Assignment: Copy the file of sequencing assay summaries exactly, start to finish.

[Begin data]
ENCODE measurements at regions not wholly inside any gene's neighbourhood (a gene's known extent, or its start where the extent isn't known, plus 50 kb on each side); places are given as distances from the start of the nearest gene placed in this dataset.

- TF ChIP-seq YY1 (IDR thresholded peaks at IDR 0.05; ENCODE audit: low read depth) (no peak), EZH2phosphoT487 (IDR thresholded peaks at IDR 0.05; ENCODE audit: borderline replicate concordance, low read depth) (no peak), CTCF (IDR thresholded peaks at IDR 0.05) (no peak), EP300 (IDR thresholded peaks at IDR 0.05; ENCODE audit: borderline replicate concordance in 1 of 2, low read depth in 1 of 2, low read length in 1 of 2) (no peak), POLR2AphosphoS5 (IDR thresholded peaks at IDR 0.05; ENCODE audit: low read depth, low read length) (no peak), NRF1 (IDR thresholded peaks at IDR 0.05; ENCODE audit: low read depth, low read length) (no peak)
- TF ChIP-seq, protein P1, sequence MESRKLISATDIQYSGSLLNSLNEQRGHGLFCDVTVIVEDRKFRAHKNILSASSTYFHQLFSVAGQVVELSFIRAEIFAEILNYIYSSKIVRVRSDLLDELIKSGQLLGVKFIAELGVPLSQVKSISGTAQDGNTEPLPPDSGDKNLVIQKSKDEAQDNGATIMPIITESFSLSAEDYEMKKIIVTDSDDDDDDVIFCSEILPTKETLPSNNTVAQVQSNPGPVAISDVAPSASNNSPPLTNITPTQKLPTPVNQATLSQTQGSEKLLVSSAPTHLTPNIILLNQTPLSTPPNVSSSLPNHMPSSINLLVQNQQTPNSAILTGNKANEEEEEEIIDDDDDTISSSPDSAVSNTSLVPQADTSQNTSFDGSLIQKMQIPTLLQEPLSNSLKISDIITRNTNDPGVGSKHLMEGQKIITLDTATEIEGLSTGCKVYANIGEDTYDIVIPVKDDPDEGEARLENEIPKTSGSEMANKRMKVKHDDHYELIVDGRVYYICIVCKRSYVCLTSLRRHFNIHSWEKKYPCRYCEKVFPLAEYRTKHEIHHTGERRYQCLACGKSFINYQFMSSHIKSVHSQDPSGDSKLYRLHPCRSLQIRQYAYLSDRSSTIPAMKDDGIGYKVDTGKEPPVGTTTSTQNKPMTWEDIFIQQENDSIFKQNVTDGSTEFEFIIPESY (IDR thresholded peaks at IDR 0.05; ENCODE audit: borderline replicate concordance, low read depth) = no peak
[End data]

ENCODE measurements at regions not wholly inside any gene's neighbourhood (a gene's known extent, or its start where the extent isn't known, plus 50 kb on each side); places are given as distances from the start of the nearest gene placed in this dataset.

- TF ChIP-seq YY1 (IDR thresholded peaks at IDR 0.05; ENCODE audit: low read depth) (no peak), EZH2phosphoT487 (IDR thresholded peaks at IDR 0.05; ENCODE audit: borderline replicate concordance, low read depth) (no peak), CTCF (IDR thresholded peaks at IDR 0.05) (no peak), EP300 (IDR thresholded peaks at IDR 0.05; ENCODE audit: borderline replicate concordance in 1 of 2, low read depth in 1 of 2, low read length in 1 of 2) (no peak), POLR2AphosphoS5 (IDR thresholded peaks at IDR 0.05; ENCODE audit: low read depth, low read length) (no peak), NRF1 (IDR thresholded peaks at IDR 0.05; ENCODE audit: low read depth, low read length) (no peak)
- TF ChIP-seq, protein P1, sequence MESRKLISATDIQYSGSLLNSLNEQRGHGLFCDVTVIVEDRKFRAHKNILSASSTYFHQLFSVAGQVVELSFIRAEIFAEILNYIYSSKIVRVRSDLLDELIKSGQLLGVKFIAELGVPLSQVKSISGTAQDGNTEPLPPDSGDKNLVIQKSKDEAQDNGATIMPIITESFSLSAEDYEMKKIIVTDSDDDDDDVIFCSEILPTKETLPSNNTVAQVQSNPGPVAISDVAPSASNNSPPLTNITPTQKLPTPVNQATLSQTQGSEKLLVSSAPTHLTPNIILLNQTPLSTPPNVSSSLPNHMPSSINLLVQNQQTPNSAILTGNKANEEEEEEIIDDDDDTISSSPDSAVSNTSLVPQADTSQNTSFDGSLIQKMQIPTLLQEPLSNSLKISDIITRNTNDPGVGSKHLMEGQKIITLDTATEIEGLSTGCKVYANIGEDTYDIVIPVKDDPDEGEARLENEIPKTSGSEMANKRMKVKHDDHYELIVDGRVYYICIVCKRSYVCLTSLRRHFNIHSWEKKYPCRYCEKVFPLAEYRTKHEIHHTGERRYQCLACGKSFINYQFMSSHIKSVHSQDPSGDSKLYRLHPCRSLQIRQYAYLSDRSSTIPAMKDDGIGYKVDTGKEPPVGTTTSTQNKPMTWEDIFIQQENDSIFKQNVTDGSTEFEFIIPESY (IDR thresholded peaks at IDR 0.05; ENCODE audit: borderline replicate concordance, low read depth) = no peak